Proving the Business Case for the Internet of Things

PG&E opens $40m smart grid control centre in California

Steve Rogerson
August 25, 2015
Pacific Gas & Electric (PG&E) has unveiled a state-of-the-art, $40m electric distribution control centre in Concord, California, to help provide its customers with safe, reliable, affordable and clean energy.
The facility is the second of three new control centres – the other two are in Fresno and Rocklin – that will manage PG&E's more than the 225,000km of electric distribution lines that serve nearly 16 million Californians. The 3500 square metre operations centre will enhance electric reliability and resiliency for PG&E customers throughout the Bay Area and Central Coast by using current and future smart grid technologies.
“Our investment in the Concord centre will strengthen resiliency of the grid, while enhancing electric reliability,” said Geisha Williams, president of PG&E’s electric operations. “Additionally, it increases the flexibility of our system, allowing for broader integration of clean, renewable energy.”
The control centre is just one of many infrastructure investments in Concord and the Bay Area in recent years. PG&E invested more than $170m last year in the electrical infrastructure that serves Contra Costa County, and more than $1.1bn in the greater Bay Area in 2014.
“The city of Concord is excited about this project,” said Concord mayor Tim Grayson. “The distribution control centre is exactly the type of high-tech, cutting-edge facility Concord is encouraging for our community. This investment by PG&E helped create 250 construction jobs and other local, good paying jobs that will provide a strategic service to the delivery and reliability of our region.”
Congressman Mark DeSaulnier added: “I applaud PG&E’s investment to improve the reliability of their service in our area. Locating this centre in Concord will bring jobs to our community and innovative technology to California consumers.”
The control centre has been equipped with systems that support today's current smart grid technology, but will also support future upgrades. A distribution management system incorporates electronic mapping and smart-meter data to help operators pinpoint the exact location of an outage.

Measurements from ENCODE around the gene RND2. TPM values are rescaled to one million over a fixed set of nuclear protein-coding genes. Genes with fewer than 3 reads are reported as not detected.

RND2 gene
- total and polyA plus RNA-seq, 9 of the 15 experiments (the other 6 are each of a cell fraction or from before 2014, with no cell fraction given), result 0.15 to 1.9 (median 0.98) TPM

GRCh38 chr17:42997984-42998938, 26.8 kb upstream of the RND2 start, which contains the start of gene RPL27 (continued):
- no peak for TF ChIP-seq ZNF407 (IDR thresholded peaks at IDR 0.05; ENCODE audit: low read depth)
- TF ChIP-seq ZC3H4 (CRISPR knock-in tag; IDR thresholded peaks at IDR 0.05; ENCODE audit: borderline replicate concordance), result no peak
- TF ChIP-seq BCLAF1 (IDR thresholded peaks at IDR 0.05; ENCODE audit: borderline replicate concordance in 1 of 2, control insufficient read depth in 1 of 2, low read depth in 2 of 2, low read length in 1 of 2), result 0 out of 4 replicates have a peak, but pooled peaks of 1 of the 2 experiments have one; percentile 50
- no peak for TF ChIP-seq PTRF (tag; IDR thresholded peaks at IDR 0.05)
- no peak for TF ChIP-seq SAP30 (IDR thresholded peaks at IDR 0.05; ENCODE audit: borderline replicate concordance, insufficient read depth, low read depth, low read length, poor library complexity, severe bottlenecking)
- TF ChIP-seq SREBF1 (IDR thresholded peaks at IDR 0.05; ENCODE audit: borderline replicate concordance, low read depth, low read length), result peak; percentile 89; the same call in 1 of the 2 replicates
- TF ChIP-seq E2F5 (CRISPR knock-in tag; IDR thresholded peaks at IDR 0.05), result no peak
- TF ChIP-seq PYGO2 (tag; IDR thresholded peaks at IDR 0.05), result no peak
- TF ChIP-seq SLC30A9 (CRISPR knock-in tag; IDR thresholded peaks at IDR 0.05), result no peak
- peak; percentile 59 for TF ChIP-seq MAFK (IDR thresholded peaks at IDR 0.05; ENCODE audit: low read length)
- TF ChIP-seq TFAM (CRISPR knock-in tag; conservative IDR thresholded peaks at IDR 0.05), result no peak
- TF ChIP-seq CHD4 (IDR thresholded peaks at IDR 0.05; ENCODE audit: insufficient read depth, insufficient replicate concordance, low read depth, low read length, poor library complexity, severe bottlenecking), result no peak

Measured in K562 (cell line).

Electric operators also played a key role in helping design the nerve centre of the electric grid, helping to design the work stations and technology that they will be using to control the grid every day.
Operators have the ability to control equipment remotely and work with automated self-healing technology that has been installed on electric circuits throughout the Bay Area. These smart switches isolate outages and help reroute the flow of electricity to reduce the number of customers affected by an outage and restore others within minutes.
Constructed to a high seismic standard with redundant data and power feeds, the facility will further enhance PG&E’s disaster resiliency capability. Additionally, the centre has the flexibility to shift operations to the two other regional control centres if support is needed in the event of a major storm or natural disaster.
In 2014, PG&E delivered record electric reliability to its customers for the sixth straight year. Since 2009, the utility has consistently reduced the average duration of power outages, with customers experiencing the fewest number of outages in company history in 2014. Investments in the grid, including the deployment of smart grid technology, played a key role in delivering this performance.
Based in San Francisco, with more than 20,000 employees, the company delivers some of the nation’s cleanest energy to nearly 16 million people in northern and central California.